Following a turbulent first half of the year, investors are now looking ahead and hoping that pent-up demand for consumption will be quickly unleashed and an economic recovery ensues.
Yet it is too early to call a recovery, according to Architas' Nathan Sweeney, with a second wave of coronavirus impacting markets in the coming months. In addition, geopolitical risks remain, as the presidential election nears in the US, and Brexit negotiations finally end.
"The outlook for the United Kingdom is uncertain and slightly trails other developed markets." He explains. "If the political backdrop becomes clearer, it could help improve investor confidence in the region. Lower risk bonds are reasonably attractive, providing some potential protection if stock markets become more volatile."
However, in the US, things currently look like less gloomy. Buoyed by the extraordinary stimulus from the US Federal Reserve and government, US stocks have recovered strongly. As a result, Sweeney will be watching company earnings closely for continuing signs of improvement in the coming weeks. Sweeney does retain a balanced view on US bonds however: "Having rallied in recent months, some are starting to look a little expensive. Post-pandemic, we are likely to see a market that is prone to sharp sell-offs," he says.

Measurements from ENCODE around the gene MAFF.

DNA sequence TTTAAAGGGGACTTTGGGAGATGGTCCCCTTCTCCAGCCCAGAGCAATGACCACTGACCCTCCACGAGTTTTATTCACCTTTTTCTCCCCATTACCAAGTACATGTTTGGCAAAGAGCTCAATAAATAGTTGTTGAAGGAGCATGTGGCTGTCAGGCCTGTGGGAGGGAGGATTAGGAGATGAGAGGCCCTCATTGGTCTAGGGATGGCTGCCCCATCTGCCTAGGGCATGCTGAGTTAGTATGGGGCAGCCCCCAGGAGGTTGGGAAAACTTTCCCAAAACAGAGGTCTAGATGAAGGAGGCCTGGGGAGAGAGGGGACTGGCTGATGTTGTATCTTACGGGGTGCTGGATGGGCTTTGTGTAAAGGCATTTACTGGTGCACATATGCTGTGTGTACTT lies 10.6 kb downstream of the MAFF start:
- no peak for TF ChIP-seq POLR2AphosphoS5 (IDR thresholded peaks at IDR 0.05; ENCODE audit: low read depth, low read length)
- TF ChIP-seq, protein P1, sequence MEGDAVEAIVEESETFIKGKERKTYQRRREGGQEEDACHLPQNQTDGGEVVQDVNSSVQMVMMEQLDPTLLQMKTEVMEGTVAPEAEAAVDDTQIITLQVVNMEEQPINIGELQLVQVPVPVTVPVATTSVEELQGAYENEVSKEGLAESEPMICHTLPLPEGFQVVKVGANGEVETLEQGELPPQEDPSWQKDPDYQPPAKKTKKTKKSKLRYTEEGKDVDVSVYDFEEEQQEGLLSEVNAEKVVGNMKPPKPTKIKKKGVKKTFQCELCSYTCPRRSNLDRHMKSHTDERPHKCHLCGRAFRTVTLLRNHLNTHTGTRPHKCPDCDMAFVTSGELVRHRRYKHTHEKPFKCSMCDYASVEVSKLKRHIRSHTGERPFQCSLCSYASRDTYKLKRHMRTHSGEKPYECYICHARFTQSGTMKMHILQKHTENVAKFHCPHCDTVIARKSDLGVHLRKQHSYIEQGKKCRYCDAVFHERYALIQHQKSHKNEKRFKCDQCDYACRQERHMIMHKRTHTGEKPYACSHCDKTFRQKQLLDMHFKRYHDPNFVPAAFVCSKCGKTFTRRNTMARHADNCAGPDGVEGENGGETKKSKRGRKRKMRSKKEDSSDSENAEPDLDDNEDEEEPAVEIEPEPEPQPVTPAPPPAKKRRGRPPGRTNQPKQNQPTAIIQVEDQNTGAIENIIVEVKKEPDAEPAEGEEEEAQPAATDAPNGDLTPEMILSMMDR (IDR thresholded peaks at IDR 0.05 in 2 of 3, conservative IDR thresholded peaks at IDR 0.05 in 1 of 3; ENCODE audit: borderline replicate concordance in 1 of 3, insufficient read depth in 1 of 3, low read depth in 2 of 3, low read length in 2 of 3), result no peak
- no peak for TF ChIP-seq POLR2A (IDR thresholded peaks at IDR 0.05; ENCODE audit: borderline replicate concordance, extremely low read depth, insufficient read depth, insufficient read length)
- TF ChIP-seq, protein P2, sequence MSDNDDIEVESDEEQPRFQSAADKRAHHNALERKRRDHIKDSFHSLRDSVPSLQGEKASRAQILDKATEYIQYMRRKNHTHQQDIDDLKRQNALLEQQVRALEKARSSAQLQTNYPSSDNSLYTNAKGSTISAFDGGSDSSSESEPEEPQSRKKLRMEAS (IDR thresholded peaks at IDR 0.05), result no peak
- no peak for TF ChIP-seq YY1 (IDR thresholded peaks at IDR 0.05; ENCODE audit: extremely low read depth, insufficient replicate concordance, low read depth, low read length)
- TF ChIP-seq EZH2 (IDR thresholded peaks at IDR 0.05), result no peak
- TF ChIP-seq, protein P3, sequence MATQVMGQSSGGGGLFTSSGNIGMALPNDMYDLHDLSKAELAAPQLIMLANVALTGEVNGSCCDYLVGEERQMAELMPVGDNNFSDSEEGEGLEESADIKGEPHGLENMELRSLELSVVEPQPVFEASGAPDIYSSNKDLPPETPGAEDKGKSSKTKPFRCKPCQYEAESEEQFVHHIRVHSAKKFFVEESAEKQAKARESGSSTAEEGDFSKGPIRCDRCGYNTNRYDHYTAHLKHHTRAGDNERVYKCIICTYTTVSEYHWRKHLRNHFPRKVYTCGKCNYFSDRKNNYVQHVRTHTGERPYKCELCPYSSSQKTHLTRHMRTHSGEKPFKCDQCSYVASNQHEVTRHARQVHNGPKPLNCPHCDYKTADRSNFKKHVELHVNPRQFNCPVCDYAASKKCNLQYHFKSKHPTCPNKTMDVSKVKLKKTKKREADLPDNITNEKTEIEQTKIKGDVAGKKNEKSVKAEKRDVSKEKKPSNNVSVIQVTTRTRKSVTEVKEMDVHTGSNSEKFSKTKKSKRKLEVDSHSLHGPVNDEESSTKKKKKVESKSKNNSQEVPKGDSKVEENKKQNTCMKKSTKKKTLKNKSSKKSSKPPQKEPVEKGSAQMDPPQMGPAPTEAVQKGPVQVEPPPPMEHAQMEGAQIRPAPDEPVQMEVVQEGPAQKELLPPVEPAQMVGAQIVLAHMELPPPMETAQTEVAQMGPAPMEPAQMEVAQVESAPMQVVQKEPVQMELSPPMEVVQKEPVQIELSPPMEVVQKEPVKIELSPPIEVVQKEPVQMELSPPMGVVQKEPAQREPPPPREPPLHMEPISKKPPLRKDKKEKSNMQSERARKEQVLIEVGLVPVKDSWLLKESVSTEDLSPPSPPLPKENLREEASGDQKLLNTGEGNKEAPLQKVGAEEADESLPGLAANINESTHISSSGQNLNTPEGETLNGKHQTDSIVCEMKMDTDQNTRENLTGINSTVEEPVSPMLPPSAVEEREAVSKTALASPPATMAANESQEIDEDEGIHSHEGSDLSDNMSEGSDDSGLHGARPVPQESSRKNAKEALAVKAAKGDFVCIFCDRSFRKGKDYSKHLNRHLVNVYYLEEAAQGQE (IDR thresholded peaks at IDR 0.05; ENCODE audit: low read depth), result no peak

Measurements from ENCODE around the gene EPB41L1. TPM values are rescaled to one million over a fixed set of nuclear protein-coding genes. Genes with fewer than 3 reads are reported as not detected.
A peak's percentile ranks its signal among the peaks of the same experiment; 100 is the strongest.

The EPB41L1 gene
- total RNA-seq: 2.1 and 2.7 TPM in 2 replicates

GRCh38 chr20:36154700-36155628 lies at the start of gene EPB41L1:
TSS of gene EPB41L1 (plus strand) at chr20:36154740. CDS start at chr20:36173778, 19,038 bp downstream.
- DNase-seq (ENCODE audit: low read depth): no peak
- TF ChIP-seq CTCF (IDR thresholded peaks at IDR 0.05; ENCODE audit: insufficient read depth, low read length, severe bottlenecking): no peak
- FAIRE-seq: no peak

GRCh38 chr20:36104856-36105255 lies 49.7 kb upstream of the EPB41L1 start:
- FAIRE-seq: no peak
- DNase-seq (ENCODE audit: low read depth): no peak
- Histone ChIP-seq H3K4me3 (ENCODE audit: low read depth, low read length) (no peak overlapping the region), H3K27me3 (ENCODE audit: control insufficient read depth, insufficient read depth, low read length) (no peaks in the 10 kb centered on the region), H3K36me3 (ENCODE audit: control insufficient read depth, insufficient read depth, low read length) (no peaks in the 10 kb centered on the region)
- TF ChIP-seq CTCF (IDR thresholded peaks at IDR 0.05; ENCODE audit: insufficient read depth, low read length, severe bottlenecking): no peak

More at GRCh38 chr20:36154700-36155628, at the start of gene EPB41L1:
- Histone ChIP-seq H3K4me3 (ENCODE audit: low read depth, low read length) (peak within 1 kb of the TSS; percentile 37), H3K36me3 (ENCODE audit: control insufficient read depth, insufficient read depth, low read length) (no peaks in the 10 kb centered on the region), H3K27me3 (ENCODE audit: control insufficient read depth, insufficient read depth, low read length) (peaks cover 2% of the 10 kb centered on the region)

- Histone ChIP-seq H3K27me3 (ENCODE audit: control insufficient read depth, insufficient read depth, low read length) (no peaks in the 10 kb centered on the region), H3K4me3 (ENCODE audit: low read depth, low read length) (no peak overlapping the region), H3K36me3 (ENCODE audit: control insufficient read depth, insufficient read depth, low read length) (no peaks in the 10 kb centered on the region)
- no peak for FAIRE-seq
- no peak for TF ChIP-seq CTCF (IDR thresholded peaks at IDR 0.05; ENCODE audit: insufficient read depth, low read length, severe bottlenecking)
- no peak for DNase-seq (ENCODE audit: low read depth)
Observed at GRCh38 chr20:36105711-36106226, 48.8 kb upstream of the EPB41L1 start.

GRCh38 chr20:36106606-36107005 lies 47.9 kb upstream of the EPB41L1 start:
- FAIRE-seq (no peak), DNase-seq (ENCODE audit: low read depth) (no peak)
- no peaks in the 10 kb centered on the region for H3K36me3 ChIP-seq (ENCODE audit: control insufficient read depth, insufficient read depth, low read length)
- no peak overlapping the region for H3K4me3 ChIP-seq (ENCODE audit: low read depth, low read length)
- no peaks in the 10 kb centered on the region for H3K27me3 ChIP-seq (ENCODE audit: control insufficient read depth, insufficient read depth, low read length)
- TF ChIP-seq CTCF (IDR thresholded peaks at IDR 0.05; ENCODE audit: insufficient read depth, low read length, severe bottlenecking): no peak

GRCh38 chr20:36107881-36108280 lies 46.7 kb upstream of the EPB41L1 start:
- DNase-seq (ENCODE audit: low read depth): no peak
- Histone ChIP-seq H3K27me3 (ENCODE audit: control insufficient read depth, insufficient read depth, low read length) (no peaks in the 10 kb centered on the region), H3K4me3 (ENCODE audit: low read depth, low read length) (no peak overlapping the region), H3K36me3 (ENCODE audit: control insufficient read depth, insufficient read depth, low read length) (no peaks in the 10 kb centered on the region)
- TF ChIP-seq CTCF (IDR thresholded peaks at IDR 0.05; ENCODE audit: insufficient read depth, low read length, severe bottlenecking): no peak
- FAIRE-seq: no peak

Looking further afield the slowing Chinese economic growth and US trade uncertainty could hurt stocks in emerging markets, although they look relatively good value relative to other regions. If US interest rates stay unchanged, it could help support bond prices, as many companies in the region borrow money in US dollars. But, as with emerging markets, any Chinese slowdown in growth could hurt the region as China's export activity is a big influence. Furthermore, swings in the oil price impact the region's significant energy industry: "The oil price has been rising on improving economic data, however developments will remain an important point to focus on."
For a full global outlook, watch Nathan Sweeney's World Market Review here.